November 8, 2019
I have to imagine there are many sherry cocktails called “Oh Sherry” – I myself have an article about sherries called that. It’s such a musical name, and takes you on a journey (haha, I couldn’t resist), much like that breathless moment when a non-sherry drinker has good sherry, or a good sherry cocktail for the first time. To set this particular sherry cocktail apart, though, I’ve added Take 37 to the name. Why 37? I just felt like it! What also sets this particular sherry cocktail apart is Williams & Humbert Dry Sack Medium sherry.
With a citrus and cinnamon spice overlaying a lovely nuttiness, all with a smooth crispness accented when chilled, this sherry is nice on its own (don’t forget the chilling), but plays particularly well with others in cocktails, too. It also delivers a solid history, as Williams & Humbert has been making sherries and brandy for more than 140 years. What to mix with it on a late fall day? I wanted to keep things light – one of the many bonuses with sherry is that due to low abv-ing, you can use it as a base and have more than one without toppling. Bringing vermouth into play as our second ingredient doesn’t throw that equation off either, and here I went with Priorat Natur Vermut (or vermouth) an earthy Spanish vermouth, with citrus, almond, floral, and spice accents, and just a hint of bitter.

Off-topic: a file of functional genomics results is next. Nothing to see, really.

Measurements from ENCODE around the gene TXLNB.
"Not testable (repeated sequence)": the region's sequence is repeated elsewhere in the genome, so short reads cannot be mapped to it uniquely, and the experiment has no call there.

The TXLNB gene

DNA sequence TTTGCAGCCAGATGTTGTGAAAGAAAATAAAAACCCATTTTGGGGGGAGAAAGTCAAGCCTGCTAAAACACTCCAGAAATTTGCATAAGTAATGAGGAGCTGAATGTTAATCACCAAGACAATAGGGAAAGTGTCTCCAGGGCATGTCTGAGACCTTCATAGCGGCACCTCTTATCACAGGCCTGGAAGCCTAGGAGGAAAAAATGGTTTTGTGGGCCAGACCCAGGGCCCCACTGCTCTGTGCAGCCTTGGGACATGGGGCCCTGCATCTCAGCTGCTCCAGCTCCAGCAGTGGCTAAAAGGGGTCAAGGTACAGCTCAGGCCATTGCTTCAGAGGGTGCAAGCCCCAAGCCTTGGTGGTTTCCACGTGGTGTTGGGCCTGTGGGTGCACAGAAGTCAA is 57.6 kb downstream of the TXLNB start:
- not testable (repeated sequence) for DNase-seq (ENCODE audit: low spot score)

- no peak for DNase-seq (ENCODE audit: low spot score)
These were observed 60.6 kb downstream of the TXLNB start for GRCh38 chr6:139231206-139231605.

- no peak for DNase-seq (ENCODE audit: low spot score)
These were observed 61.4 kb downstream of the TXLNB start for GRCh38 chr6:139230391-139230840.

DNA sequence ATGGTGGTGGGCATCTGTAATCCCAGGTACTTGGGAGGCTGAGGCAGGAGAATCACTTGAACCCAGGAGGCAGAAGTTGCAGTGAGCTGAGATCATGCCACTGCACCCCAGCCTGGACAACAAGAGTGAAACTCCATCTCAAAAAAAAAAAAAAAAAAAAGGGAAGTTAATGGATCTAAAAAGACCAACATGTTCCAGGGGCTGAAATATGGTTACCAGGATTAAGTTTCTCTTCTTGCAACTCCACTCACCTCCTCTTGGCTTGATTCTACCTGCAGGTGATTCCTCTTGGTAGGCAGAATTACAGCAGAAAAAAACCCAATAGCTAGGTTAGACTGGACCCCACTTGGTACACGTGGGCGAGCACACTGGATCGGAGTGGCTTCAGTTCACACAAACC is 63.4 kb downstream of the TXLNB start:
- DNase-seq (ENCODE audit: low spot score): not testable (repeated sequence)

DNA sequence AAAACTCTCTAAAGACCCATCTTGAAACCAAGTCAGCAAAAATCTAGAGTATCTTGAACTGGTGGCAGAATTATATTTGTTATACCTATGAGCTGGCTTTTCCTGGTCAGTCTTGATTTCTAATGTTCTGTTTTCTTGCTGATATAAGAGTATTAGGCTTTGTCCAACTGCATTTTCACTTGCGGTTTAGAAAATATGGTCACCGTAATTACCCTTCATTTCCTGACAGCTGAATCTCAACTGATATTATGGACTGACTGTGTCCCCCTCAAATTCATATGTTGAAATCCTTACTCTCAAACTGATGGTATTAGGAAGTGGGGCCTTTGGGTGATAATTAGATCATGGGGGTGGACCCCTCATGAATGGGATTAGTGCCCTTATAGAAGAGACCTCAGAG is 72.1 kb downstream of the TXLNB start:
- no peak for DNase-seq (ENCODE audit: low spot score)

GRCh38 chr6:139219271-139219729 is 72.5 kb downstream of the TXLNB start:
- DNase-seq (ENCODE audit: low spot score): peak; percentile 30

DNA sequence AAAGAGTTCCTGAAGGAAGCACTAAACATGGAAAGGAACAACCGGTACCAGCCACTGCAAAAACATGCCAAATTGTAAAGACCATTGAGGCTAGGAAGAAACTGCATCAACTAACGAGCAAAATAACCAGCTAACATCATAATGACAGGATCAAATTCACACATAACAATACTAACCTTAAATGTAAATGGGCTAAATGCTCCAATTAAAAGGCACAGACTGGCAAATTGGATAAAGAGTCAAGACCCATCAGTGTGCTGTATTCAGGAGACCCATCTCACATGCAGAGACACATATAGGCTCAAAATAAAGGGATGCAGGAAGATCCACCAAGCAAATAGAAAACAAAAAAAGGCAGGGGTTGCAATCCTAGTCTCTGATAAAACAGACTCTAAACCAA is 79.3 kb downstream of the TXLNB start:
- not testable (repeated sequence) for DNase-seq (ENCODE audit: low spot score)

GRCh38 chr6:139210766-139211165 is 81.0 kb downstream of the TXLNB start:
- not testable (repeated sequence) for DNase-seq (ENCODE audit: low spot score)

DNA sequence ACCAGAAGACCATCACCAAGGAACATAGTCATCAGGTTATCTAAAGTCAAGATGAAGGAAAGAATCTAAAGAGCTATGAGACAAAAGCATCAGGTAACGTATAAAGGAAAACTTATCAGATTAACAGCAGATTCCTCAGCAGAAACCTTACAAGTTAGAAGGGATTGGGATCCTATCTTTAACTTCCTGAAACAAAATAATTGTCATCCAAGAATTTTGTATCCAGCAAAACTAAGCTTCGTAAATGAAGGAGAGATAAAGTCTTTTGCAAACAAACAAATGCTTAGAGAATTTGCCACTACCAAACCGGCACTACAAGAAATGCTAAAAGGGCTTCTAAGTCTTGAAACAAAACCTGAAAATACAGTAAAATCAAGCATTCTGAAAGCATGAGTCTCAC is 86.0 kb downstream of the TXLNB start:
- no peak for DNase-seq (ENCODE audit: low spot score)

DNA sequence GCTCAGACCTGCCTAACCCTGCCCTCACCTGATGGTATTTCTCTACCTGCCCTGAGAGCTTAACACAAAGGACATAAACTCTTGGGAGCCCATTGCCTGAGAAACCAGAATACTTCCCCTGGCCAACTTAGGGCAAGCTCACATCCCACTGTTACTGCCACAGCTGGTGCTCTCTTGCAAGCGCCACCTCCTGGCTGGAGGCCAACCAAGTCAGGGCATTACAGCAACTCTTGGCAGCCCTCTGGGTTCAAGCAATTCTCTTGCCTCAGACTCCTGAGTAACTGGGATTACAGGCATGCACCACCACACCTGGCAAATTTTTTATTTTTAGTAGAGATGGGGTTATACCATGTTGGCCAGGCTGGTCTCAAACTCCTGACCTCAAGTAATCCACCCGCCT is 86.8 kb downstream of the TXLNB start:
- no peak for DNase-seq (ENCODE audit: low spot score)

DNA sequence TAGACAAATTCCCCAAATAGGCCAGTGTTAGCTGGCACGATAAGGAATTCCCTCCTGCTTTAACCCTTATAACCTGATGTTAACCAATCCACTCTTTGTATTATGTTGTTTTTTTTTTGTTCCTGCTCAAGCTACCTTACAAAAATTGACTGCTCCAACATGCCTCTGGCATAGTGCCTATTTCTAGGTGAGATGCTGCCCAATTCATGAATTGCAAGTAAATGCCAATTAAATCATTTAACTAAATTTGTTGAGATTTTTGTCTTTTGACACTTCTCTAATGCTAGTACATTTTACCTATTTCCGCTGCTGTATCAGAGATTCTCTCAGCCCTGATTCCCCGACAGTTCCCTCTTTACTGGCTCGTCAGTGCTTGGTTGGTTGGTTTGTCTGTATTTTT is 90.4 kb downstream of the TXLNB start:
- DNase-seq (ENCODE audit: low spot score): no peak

To our two Spanish pals, I also brought an island favorite, with even more citrus and a hint of sweet, Pierre Ferrand Orange curaçao, a wonderful addition to many cocktails and bar shelves. The final component, Fee Brothers Peach bitters, here bring into a slightly different fruit note, and a little more depth while still adhering to the overall light mood. You’ll sing this drink’s, and sherry’s, praises after one sip.
Oh Sherry, Take 37
1-1/2 ounces Williams & Humbert Dry Sack Medium sherry
1 ounce Priorat Natur Vermut
1/2 ounce Pierre Ferrand Orange curaçao
Dash Fee Brothers Peach bitters
Lemon twist, for garnish
Mint spring, for garnish (optional – but I’d suggest it)
1. Fill a cocktail shaker or mixing glass three quarters up with cracked ice. Add everything but the garnishes. Stir well.
2. Strain into a cocktail glass. Garnish with the twist, and, perhaps, a mint spring. I went just with lemon on my first drink, but added mint to the second and it was a treat.
September 18, 2018
Our re-visit to the Trollope late-period romantic comedy Ayala’s Angel continues (be sure to dip your toes into Part I, as well as our first Ayala’s Angel Cocktail Talk from years ago, so that you get a little more background on the book, as well as adding a few more smiles and cocktail-ing to your day), with a little sherry and bitters and some nice ranting about sherry and bitters.
Sir Thomas went on, with a servant at his heels, chucking about the doors rather violently, till he found Mr. Traffick alone in the drawing-room. Mr. Traffick had had a glass of sherry and bitters brought in for his refreshment, and Sir Thomas saw the glass on the mantelpiece. He never took sherry and bitters himself. One glass of wine, with his two o’clock mutton chop, sufficed him till dinner. It was all very well to be a Member of Parliament, but, after all, Members of Parliament never do anything. Men who work don’t take sherry and bitters! Men who work don’t put their hats in other people’s halls without leave from the master of the house!
—Ayala’s Angel, Anthony Trollope